The helix of wire A is now wound upon the collapsible mandrel 16 in loose relation, that is to say, the strands are placed a slight distance apart somewhat in, the nature of a very finely wound spring and in this connection, it is to be observed that the external diameter of the collapsible mandrel is such that when the helix has been wound'upon it, the external diameter of the helix will be slightly less than the internal diameter of the tube 7 When the completed section of helix has been wound and its end temporarily fastened, the ram E is advanced and pushes, the guide mandrel 17 and the collapsible mandrel 16 and thesleeve 14 and the helix A carried by the collapsible mandrel,

into the interior of the tube 7 until such in position, the mandrel 16 is collapsed and vithdrawnand the completed screen can be drawn off the guide'mandrel 17 It is to be noted that the external diameter of the guide mandrel is about the same as the internal diameter of the sleeve 14 so that the latter will freely slide 'thereover.

From the foregoing it will be seen that the screen may be simply and expeditiously wound and inserted in position and secured in such manner as to provide a very'efi'ective screening element having all of the advantages hereinbefore pointed out.

It will, of course, be apparent that when the strands of the helix are compressed the tongues and grooves will be caused to interlock. 7

The screening wire maybe shaped at any preferred time, as for example, as it is leaving the rolls and is being wound upon the collapsible mandrel and if desired, the meeting faces of adjacent strands or coils of the helix may be coated with a chemical as will cause the coils to rust together or self-cement themselves; V

I claim:

1. The herein described process of making wall of the frame by compressing the" strands together.

8. The herein described process of making well screens having an external supporting frame which consists in winding a helix of screening wire of a size permitting of insertion of the helix in said frame, and thereafter in compressing said helix longitudinally to expand it transversely against the interior of the frame. 4. The herein described process of making well screens having an external supporting frame which consists in windinga helixrof" screening wire ofsmaller diameter than the inside transverse dimension of the frame, in inserting said helix within said frame, and in bringing the inside surface of the frame into contact with the outside surface of the helix by ex ansion of the helix.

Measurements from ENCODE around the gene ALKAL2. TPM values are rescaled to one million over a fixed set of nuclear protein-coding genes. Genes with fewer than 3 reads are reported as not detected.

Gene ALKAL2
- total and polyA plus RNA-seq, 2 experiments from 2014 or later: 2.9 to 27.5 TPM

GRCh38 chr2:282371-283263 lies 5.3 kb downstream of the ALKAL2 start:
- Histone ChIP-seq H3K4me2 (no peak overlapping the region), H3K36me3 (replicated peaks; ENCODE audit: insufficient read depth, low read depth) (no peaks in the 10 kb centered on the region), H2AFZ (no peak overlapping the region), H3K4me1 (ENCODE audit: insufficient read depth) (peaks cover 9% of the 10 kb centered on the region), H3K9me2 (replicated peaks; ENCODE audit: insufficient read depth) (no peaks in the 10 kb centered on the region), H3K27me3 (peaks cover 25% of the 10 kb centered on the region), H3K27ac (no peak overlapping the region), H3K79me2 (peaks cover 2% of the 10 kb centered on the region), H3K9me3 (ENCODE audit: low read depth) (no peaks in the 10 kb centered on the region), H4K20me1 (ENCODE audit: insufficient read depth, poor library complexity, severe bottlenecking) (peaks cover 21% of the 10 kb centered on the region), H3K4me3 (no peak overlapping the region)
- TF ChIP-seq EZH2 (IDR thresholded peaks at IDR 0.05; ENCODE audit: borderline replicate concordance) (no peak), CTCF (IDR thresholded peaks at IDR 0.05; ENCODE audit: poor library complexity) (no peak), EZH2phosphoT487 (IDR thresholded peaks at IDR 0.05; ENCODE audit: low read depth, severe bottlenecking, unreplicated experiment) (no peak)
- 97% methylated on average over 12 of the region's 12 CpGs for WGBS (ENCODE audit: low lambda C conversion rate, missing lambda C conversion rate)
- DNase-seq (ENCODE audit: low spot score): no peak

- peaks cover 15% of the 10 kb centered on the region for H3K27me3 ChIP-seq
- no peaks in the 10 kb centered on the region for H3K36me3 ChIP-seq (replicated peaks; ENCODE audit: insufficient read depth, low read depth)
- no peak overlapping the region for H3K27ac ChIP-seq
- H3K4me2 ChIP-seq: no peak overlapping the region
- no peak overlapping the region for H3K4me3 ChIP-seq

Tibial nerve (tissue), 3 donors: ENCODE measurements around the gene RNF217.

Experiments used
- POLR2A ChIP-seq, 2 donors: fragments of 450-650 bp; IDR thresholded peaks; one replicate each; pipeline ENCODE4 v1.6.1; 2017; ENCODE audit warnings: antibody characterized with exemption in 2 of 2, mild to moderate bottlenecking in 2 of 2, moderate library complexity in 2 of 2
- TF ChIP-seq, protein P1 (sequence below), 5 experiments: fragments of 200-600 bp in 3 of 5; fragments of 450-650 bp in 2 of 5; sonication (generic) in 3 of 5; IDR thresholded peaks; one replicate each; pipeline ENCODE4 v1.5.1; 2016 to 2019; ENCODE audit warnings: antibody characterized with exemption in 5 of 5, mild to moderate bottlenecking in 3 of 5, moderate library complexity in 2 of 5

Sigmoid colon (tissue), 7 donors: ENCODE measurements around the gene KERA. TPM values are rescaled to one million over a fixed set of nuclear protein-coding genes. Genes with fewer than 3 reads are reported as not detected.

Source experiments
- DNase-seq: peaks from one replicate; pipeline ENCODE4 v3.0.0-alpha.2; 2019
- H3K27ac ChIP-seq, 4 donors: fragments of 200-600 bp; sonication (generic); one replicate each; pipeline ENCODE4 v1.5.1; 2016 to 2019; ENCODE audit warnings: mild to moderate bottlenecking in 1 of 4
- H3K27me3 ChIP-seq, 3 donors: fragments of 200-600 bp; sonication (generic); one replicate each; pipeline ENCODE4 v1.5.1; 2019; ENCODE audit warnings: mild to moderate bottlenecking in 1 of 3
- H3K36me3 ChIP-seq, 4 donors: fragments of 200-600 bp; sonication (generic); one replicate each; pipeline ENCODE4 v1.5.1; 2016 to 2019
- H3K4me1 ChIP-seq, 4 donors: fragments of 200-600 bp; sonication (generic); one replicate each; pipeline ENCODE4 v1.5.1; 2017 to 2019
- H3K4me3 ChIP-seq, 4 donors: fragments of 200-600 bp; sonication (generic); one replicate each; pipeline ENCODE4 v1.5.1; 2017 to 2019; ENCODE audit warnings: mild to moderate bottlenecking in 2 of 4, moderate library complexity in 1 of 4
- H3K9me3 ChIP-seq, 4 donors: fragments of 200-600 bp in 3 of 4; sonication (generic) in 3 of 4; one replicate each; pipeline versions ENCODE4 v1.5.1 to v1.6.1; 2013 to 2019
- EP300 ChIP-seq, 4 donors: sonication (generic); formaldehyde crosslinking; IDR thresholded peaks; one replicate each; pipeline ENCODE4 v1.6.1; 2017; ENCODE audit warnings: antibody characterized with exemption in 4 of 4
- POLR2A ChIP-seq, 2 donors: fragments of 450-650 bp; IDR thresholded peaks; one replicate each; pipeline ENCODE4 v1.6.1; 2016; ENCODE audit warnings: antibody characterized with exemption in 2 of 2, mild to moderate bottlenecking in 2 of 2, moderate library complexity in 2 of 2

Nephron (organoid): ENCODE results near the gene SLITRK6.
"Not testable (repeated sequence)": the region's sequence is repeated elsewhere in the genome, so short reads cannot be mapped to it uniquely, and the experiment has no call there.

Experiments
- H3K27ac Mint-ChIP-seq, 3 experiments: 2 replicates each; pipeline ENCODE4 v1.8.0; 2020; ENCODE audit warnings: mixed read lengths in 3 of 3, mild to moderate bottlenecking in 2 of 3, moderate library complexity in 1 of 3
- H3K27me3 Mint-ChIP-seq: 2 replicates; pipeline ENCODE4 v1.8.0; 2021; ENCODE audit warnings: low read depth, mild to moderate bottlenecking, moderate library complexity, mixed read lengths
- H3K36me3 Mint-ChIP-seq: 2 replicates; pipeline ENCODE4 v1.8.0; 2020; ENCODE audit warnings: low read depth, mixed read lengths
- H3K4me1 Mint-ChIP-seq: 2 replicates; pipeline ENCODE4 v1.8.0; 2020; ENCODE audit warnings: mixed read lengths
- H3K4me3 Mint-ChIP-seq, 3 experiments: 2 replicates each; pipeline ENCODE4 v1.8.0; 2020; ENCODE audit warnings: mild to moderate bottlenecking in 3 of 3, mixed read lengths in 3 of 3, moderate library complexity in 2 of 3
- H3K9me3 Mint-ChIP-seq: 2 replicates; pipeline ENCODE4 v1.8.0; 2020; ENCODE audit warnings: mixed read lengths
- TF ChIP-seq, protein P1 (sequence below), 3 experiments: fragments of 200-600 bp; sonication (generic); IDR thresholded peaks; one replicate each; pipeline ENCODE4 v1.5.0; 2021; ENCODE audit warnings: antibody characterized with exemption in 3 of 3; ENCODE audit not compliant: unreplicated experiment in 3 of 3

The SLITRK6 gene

5. As a new article of manufacture, a well screen comprising an external foraminous foundation or main frame, a helix of screening wire within said frame of an external diameter approximating the internal diameter of the main frame, and means for securing the helix in position.

6. As a new article of manufacture, a well screen comprising an external foraminous supporting frame, an internal helix of screening wire having alternate thick and thin portions wound so that similar portions aline and placed so that the thin portions come opposite perforations, said helix being in close contact at all points with the outer supporting frame, and fixed abutments at each end of the helix for maintaining the helix in position.

7. As a new article of manufacture, a well screen comprising an external foraminous main frame having means for attachment to adjacent sections, an internal helix of screening wire of substantially the same diameter as the internal diameter of the frame and two fixed abutments for maintaining said helix in position.

8. As a new article of manufacture, a well screen comprising an external foraminous supporting frame and an internal helix of screening wire, the strands of said helix being in close contact with the frame at all points.

In testimony whereof, I have hereunto signed my name.


Referenced by
Citing PatentFiling datePublication dateApplicantTitle
US4343359 *Sep 18, 1980Aug 10, 1982Krause Horst JPerforated pipe
DE1144206B *Aug 23, 1957Feb 21, 1963Orenstein & KoppelSchaufelrad
U.S. Classification166/232, 29/896.61
International ClassificationE21B43/08, E21B43/02
Cooperative ClassificationE21B43/088
European ClassificationE21B43/08W